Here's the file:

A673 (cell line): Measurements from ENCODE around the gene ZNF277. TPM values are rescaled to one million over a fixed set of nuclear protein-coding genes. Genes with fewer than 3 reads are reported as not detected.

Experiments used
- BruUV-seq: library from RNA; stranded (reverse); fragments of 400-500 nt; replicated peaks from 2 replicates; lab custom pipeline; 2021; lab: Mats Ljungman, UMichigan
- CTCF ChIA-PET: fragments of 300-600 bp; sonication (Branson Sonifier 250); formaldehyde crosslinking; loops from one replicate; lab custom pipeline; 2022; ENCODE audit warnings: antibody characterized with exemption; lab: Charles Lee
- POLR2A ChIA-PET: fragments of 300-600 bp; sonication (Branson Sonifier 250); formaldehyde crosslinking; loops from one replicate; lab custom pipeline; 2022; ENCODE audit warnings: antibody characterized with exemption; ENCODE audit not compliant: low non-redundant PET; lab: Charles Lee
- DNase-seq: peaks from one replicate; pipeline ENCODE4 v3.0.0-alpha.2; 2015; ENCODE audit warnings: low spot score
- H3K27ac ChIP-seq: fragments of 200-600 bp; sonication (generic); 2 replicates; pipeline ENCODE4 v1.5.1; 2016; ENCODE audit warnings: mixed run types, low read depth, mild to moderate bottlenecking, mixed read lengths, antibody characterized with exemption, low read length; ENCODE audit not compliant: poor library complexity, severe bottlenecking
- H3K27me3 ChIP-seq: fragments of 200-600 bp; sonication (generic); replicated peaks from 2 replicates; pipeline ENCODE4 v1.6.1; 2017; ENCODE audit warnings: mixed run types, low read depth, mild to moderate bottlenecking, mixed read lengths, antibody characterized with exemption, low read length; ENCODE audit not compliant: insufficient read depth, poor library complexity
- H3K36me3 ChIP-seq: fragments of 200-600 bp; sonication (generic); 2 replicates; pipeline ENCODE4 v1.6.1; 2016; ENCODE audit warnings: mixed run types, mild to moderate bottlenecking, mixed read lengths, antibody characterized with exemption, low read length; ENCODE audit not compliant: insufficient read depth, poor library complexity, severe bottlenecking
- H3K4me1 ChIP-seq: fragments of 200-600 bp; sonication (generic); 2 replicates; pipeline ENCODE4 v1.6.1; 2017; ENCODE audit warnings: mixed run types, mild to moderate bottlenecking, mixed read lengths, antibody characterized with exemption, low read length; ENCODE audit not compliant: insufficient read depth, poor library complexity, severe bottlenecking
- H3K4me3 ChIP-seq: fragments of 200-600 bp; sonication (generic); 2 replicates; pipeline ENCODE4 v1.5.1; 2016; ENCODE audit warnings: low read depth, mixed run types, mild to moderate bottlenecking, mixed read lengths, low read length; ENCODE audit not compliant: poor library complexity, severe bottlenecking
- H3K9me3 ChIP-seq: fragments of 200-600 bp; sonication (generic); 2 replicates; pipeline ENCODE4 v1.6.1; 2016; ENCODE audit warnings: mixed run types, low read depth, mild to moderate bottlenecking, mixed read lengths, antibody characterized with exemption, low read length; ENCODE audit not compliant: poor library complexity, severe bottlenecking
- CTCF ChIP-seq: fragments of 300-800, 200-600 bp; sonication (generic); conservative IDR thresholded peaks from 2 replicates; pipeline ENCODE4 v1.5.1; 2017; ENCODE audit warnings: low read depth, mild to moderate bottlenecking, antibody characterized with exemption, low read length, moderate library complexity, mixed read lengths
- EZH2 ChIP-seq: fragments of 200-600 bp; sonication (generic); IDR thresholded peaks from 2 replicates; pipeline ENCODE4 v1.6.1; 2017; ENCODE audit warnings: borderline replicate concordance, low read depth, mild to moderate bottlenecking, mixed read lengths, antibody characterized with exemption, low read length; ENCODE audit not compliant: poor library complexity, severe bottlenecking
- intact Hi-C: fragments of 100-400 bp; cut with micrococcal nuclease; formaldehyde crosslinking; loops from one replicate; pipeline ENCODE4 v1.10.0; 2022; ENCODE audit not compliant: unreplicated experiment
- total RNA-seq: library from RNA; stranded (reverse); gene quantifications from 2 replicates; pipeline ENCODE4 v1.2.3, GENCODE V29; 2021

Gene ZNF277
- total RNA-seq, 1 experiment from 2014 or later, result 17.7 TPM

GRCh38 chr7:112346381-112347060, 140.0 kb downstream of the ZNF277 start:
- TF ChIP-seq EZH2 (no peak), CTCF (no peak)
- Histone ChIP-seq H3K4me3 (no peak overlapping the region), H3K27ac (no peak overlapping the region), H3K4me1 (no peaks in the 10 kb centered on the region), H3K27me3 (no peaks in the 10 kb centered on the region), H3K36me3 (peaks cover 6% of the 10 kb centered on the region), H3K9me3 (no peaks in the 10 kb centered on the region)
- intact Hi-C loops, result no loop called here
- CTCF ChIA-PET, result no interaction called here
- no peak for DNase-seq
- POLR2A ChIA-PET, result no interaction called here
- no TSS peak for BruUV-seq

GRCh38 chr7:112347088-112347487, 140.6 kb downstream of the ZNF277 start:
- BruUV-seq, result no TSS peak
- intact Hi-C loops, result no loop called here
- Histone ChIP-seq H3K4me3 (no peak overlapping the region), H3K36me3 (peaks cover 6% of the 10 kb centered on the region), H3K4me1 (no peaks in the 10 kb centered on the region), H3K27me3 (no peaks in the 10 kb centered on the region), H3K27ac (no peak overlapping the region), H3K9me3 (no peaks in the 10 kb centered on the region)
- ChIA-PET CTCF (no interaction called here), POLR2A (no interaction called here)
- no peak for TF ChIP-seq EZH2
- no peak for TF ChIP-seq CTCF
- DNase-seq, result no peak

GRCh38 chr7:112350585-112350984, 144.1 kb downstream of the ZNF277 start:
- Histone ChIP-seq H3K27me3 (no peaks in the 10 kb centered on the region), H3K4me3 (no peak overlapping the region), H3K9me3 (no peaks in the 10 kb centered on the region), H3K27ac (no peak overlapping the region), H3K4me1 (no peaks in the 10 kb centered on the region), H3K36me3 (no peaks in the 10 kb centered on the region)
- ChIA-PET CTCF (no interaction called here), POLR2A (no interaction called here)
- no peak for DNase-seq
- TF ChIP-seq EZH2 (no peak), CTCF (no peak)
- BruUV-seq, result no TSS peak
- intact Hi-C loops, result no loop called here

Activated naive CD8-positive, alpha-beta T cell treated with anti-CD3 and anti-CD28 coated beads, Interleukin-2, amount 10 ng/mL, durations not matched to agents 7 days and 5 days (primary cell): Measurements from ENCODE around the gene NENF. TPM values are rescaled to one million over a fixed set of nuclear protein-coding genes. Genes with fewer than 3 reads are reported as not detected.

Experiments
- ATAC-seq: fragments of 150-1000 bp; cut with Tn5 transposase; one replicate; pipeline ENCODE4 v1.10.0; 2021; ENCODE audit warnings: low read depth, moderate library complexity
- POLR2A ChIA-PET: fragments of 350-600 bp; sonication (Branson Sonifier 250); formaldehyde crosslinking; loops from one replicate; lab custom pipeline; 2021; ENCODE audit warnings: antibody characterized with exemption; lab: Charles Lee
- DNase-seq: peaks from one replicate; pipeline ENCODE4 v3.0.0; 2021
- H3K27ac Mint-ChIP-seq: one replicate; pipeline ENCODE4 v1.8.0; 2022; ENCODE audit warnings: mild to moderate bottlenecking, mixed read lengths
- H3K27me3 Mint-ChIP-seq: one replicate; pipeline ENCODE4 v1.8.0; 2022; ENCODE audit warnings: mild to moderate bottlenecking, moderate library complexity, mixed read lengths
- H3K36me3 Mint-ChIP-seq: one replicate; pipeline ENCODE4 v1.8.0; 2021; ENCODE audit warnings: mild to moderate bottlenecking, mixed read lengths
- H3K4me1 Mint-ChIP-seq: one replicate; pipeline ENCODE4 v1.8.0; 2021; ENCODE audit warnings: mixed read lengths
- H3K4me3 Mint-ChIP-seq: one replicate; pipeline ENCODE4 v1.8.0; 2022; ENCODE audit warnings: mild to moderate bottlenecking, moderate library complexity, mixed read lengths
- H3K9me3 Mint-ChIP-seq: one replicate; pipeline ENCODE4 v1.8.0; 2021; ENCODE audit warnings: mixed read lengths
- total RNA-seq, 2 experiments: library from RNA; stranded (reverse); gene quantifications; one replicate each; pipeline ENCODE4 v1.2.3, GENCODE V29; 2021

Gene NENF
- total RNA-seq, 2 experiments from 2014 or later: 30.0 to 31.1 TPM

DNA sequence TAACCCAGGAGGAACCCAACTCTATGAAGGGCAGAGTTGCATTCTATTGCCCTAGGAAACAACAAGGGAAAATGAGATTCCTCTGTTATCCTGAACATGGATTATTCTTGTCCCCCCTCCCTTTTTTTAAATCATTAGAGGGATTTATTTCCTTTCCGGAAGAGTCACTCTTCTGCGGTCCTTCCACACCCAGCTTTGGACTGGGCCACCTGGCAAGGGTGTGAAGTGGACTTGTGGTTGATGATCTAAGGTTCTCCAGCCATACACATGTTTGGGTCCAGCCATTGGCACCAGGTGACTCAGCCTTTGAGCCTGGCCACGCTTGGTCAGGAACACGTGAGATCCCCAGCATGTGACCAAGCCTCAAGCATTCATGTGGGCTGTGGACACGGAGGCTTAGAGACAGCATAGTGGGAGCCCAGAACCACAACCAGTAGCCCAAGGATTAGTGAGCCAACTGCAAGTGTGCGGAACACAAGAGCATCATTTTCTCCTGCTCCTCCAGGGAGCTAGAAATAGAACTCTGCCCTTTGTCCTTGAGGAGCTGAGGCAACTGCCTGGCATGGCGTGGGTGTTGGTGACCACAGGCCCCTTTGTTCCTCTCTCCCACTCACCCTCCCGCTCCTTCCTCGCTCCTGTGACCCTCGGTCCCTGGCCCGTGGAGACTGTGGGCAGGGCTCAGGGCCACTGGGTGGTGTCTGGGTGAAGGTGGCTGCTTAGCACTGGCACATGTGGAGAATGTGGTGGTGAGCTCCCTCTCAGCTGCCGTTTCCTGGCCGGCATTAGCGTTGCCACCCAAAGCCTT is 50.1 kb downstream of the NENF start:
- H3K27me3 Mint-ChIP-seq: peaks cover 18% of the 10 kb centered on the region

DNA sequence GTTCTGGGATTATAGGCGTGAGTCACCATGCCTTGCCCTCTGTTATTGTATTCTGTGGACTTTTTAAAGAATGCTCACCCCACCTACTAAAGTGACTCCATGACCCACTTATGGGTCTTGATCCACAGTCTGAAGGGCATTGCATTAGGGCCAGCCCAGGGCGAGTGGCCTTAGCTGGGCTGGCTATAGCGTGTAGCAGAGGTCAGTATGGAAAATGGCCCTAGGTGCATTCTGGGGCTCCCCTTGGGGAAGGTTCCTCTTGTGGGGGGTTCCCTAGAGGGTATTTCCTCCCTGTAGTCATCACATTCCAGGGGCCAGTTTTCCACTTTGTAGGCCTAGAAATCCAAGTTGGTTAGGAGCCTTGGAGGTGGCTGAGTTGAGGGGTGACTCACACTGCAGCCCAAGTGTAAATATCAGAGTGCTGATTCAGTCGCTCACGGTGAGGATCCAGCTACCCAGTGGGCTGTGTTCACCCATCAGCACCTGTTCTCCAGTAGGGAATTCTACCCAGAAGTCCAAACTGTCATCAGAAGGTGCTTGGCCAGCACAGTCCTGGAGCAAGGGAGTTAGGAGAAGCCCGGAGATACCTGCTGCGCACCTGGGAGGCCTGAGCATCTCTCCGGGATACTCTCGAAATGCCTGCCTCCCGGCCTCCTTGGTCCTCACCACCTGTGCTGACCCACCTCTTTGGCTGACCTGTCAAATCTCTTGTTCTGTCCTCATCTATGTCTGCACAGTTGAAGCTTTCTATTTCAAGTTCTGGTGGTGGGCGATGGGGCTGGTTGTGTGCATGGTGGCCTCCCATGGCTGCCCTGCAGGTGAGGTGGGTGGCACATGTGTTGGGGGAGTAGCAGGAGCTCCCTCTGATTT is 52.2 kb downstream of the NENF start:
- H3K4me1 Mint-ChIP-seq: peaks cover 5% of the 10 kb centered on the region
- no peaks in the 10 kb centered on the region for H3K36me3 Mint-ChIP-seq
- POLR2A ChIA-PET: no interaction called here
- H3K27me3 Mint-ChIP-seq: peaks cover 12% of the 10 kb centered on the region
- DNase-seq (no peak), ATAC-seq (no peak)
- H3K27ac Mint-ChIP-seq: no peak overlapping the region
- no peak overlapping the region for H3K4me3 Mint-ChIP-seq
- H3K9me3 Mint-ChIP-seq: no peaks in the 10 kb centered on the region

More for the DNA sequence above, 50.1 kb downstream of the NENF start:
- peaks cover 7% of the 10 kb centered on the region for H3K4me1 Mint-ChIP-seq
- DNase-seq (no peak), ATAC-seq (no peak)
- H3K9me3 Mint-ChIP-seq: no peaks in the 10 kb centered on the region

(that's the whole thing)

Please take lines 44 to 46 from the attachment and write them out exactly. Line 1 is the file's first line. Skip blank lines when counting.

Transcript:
- ATAC-seq: fragments of 150-1000 bp; cut with Tn5 transposase; one replicate; pipeline ENCODE4 v1.10.0; 2021; ENCODE audit warnings: low read depth, moderate library complexity
- POLR2A ChIA-PET: fragments of 350-600 bp; sonication (Branson Sonifier 250); formaldehyde crosslinking; loops from one replicate; lab custom pipeline; 2021; ENCODE audit warnings: antibody characterized with exemption; lab: Charles Lee
- DNase-seq: peaks from one replicate; pipeline ENCODE4 v3.0.0; 2021